Thursday, August 25, 2005

PrawfsBlawg: Prawfs in Jeans?

Ethan Leib at PrawfsBlawg has asked a surprisingly hot question: "I'm sick of wearing sportcoats to look professorial on the days I teach. Anyone think it's totally inappropriate to wear jeans?" Some of the comments:

"Well, I guess it's relevant to consult what other profs are wearing. At my school, I haven't seen anyone wear jeans, although I too wish I could, along with a comfortable pair of sneakers. At UCLA Law, there was a prof who wore (and--last time I saw him during the summer--still wears) sandals, and there was an associate dean who always wore jeans and hightops. So I guess it depends on what your school's culture deems suitable...."

"Isn't it most professorial to wear a sportcoat and jeans? Who else would do that?"

"I hate to be unduly precise, and mean this with love, but I don't think you've earned that "ergo" yet. Syllogistically, I think you took a wrong turn somwhere and ended up at "All men are Socrates." True, lawyers (if they are wise) wear suits to court -- but not all lawyers go to court, and even many trial lawyers go to court only occasionally. Many people (if they are wise, and have the means) wear suits to court. Robert Blake did; so did Scott Peterson. Ergo, it is at least possible you are training your students to be criminal defendants.
Ethan, I wear a jacket on my first class without fail and reasonably often thereafter, but typically rock the jacketless business casuals or pseudo-quasi-hip-but-dressy outfits. And I look great."

"I think the answer to this question depends to a large extent on gender. I don't think that many femprofs would wear jeans in class on a regular basis, if at all."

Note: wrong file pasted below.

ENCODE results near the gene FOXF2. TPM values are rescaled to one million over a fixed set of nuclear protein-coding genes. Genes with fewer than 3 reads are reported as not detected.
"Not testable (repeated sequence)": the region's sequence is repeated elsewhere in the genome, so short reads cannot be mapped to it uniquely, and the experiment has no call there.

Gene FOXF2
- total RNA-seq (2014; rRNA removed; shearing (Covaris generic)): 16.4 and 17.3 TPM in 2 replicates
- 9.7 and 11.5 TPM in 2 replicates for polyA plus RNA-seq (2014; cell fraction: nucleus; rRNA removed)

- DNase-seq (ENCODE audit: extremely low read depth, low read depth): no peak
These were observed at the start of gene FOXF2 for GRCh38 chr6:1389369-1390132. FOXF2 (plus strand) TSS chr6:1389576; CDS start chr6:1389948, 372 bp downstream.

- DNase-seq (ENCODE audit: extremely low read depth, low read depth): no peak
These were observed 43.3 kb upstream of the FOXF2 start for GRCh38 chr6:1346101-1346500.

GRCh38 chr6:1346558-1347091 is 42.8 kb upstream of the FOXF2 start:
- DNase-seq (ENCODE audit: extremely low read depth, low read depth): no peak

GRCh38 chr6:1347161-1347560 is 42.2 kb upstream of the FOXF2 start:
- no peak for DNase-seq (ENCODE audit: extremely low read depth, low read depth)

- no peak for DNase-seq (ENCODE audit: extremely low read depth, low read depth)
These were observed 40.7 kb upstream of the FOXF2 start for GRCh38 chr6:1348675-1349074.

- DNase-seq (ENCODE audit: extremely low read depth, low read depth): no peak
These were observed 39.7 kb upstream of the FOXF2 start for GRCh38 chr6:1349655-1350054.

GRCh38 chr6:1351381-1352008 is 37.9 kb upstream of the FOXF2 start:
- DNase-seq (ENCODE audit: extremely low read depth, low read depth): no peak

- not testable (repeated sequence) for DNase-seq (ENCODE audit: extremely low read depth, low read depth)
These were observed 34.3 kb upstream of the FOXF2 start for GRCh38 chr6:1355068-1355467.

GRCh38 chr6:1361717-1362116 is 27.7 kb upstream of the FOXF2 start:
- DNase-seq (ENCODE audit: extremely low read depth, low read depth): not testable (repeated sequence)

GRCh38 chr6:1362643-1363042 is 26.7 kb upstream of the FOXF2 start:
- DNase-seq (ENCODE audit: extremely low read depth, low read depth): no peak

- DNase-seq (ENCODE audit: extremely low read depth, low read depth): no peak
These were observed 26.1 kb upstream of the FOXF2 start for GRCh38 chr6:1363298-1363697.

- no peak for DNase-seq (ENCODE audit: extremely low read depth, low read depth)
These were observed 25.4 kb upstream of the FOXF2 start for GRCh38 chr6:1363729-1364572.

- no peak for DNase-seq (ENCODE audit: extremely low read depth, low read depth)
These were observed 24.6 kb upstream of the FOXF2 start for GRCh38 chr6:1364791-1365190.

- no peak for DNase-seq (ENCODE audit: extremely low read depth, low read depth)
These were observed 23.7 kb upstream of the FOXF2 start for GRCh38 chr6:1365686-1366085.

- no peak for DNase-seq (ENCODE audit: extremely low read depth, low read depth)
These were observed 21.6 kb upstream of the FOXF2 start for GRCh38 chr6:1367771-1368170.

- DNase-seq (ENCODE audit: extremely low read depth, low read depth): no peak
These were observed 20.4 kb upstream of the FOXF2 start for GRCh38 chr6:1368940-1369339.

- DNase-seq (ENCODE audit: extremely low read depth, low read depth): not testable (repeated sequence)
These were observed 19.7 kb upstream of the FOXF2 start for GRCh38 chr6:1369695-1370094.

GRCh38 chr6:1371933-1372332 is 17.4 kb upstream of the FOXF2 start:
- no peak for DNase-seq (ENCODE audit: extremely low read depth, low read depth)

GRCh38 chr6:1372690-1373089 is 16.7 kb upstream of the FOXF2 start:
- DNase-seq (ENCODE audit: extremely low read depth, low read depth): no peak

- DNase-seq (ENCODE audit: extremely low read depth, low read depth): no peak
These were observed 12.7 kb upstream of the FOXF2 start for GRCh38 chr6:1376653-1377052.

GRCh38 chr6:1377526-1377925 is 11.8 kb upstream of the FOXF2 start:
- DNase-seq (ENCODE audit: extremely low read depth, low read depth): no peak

"I think age/race/gender (particularly age) can play a part in the dress code question as well. A number of the older professors at my school seem to eschew suits or suit jackets, regardless of their race or gender. Perhaps with the gray hair they no longer have to worry about establishing their authority in the classroom. Being young-looking and not stereotypically professorial looking, i.e,. a white male, I have been advised to wear a suit to class regardless of any dress code standards at the school."

"If the goal is to train students to wear suits, perhaps the students should be required to wear suits, and the professor should be dressed ridiculously, to train the students to deal with juries and witnesses."

I think the gender issue weighs heavily in law librarian dress, particularly when teaching in the classroom. I once worked at a law school with a "casual Friday" policy, meaning that everyone was expected to wear a suit, or at least a coat and tie, the rest of the week. I still wore a suit for a while when I started at UB, but then decided--partly for my own comfort, partly to set the sort of tone I wanted at the Law Library--to dress more casually. But then Buffalo is a pretty blue-collar town anyway.

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